Alternate captain, linemate, mentor and friend, Patrice Bergeron echoed Chara’s sentiment and has faith that Marchand can find his way. As Bergeron pointed out, his actions most likely affect the team’s chances of getting power plays and being shorthanded, but he knows Marchand realizes that now.
“I mean, yeah, it’s probably affecting him getting some of the calls sometimes, and you know, he realizes that,” Marchand’s linemate, mentor and friend. “What’s unfortunate also sometimes is that it’s, you know, when you know him on the level that we all know him as players and teammates, it’s unfortunate because he’s a great guy, and we all love him. You know, it’s sometimes the aggressive world, I guess, that we get to see that side of him, but yeah, I think he’s a guy that — he knows. He’s dealt with some consequences in the past and probably in that series and he’s going to learn from it and be a better person and better player as I’m sure he will next year.”
Former teammate, linemate and another mentor, Mark Recchi agreed with Bergeron. That trio won a Stanley Cup together in 2011 – when Marchand had 19 points in 25 games – and Recchi sees a player that could’ve been a Hart Trophy candidate this season if not for his suspensions and walking the wrong side of that thin line he toes.
“He needed to do that stuff to make it but he’s past that point now,” Recchi said. “He doesn’t need to be an agitator anymore or do some of that stuff he’s been doing. He’s an elite superstar in this league and everyone in the league knows it. He could’ve been a Hart Trophy candidate this season if not for the suspensions and the other stuff. He knows that based on what he said [Wednesday] and I know he’ll correct it.”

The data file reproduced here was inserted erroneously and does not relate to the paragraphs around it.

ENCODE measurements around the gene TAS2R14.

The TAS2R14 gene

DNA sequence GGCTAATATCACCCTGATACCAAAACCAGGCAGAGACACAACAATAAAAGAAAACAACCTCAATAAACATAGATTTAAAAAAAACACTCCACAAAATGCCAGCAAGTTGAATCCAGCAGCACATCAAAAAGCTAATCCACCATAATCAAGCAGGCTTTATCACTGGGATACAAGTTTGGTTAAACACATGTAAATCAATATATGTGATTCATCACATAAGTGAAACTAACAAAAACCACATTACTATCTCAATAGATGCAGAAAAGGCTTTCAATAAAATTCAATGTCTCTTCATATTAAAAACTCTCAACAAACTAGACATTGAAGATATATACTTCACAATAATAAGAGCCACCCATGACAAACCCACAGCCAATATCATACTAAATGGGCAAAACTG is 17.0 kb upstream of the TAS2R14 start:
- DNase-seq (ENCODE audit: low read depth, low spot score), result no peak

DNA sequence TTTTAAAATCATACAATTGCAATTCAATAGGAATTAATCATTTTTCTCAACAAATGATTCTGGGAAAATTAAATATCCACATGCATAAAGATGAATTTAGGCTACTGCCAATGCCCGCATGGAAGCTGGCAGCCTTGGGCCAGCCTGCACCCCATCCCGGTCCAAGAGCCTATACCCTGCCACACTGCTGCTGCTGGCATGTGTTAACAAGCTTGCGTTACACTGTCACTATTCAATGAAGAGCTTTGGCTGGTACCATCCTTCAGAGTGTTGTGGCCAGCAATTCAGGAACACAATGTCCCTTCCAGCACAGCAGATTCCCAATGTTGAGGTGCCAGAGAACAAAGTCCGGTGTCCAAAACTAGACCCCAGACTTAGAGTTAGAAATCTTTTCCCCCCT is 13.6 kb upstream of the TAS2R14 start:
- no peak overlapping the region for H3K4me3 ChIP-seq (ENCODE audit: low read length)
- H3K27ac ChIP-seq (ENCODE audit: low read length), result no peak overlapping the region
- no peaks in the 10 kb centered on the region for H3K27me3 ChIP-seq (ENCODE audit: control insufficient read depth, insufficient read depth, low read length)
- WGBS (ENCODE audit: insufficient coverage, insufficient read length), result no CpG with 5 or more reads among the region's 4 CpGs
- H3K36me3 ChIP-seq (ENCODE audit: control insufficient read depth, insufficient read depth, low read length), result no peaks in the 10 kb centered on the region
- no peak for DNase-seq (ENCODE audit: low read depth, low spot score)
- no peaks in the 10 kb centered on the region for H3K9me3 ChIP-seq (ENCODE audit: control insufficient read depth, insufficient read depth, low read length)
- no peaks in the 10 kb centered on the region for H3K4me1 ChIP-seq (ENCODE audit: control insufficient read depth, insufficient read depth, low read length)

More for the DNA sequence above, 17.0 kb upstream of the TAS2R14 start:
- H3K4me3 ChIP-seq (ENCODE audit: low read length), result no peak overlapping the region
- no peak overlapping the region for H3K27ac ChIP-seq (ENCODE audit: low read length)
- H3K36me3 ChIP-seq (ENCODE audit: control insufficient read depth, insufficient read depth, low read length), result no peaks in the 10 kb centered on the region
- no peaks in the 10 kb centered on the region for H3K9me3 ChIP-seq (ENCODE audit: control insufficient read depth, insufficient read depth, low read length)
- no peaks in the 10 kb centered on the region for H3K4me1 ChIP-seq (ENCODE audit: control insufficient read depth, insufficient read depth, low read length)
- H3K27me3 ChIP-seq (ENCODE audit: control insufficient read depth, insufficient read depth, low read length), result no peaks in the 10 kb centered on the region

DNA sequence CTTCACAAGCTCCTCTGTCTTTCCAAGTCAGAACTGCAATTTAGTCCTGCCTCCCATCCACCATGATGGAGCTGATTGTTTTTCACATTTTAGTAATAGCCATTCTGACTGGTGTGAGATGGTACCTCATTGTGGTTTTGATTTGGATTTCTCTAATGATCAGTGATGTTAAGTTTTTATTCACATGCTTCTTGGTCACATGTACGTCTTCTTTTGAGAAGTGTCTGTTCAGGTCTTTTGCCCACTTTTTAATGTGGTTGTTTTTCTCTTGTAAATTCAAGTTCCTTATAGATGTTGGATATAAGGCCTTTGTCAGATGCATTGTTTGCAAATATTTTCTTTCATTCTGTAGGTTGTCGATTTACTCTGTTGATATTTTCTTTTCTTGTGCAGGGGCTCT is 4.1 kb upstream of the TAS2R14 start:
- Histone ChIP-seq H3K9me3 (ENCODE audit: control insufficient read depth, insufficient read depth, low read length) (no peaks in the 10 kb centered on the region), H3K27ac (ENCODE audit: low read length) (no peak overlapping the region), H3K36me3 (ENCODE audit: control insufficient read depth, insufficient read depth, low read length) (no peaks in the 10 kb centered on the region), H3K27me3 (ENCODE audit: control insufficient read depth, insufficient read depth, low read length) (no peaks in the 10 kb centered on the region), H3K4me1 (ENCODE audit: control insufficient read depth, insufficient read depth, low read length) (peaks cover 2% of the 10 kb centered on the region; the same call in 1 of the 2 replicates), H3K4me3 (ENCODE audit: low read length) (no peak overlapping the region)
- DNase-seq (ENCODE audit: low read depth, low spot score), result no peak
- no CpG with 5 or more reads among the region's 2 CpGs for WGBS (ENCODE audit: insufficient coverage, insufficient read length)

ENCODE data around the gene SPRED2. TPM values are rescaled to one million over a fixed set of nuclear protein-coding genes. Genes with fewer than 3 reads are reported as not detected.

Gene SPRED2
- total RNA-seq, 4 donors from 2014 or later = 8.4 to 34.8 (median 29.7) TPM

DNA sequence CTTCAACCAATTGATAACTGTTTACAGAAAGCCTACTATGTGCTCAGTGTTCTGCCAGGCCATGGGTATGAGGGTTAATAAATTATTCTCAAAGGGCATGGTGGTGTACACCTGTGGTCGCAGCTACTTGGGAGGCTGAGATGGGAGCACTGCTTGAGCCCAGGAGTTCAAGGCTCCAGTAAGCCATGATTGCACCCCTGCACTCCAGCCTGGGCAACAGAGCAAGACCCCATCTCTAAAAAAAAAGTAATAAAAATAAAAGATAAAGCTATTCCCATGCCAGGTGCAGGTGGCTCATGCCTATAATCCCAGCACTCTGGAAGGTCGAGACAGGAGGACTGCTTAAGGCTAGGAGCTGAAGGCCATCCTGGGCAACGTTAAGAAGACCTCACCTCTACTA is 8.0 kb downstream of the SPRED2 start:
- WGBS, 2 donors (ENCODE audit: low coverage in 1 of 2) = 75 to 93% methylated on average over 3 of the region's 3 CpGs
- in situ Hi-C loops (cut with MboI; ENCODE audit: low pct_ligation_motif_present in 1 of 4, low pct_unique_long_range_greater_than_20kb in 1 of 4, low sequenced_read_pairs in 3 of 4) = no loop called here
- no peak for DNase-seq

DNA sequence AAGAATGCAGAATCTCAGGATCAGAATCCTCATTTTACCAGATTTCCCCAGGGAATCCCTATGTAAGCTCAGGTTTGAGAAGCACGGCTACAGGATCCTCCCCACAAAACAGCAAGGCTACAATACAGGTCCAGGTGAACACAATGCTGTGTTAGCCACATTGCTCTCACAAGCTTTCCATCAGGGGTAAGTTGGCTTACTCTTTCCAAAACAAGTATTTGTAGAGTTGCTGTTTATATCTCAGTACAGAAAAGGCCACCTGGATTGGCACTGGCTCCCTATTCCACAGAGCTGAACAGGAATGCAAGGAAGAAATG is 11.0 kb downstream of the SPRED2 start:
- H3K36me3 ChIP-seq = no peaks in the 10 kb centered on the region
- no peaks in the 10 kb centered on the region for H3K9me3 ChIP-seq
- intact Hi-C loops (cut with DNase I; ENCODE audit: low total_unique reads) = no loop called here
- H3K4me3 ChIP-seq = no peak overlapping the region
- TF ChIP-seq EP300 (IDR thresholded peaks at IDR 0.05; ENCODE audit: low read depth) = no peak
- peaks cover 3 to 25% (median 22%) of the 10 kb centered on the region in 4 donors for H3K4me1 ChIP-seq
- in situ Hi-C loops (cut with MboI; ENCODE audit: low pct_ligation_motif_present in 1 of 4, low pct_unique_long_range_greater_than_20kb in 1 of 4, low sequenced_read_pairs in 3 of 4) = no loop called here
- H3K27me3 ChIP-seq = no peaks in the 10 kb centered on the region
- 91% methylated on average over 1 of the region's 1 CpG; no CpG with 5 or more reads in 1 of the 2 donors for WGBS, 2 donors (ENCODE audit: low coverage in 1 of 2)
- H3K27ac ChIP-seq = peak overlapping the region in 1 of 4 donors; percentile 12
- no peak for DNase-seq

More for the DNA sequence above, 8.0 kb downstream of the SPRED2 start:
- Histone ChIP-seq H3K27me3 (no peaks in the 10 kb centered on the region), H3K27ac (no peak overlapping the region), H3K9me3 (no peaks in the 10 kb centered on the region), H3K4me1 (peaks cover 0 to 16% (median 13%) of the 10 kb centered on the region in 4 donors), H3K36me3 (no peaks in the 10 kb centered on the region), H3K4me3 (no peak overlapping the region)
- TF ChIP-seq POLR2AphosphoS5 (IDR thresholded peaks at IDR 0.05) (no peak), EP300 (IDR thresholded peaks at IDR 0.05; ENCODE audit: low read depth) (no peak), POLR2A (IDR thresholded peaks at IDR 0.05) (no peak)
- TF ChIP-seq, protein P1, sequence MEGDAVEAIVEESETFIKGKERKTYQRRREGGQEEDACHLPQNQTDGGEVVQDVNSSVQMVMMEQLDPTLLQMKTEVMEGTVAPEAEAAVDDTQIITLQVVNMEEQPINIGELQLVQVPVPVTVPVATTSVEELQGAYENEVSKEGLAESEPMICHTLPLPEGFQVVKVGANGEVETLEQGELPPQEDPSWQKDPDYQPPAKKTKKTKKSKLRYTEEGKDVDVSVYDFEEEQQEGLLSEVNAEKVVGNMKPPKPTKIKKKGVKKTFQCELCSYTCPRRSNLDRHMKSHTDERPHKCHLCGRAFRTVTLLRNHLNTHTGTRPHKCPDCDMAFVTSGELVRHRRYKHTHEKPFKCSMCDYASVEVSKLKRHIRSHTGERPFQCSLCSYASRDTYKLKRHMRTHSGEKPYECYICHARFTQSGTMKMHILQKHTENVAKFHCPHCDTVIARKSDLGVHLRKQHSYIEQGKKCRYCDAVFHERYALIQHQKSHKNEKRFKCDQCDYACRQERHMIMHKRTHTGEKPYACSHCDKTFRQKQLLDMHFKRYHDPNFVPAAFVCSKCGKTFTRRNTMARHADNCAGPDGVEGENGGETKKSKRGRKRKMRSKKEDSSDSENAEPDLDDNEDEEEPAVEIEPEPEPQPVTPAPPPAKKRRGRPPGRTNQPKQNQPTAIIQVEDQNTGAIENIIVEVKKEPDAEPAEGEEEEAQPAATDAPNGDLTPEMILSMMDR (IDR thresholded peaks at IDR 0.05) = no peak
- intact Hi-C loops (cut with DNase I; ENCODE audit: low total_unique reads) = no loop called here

Marchand seems intent on making the change and being the player his closest allies believe he is even if it may mean chopping down the points.
“I’m at a point now where if you look at the last few years, if I have to cut out that edge and be off 15-20 points, then maybe it’s worth it,” Marchand pointed out. “I don’t have answers right now though, those are all things we have to work on. It’s something I have to work on over the summer, but it’s not something that’s gonna happen over the next six months. It may happen in a year or two, who knows? But if it can save me and kind of turn it around for the last half of my contract, then it’s going to be worth it.
“Now I’m in a position where I don’t need to do that,” he continued. “I’ll never say it didn’t get me in the league, because it did. I got here playing a certain way and I’ll never look back and say I wish I changed it, because I don’t. I wouldn’t be here if I did, but at the end of the day, I don’t need that anymore. I’m in a different position, different player and different time in my career and it’s also a different game. It’s a much different game than it was back then. It was played a different way; it was coached and reffed a different way and you were allowed to get away with different things, so you need to adapt to the new game.”
Now it’s time to put the actions to words and prove one hall of famer in Recchi and two futures in Chara and Bergeron right.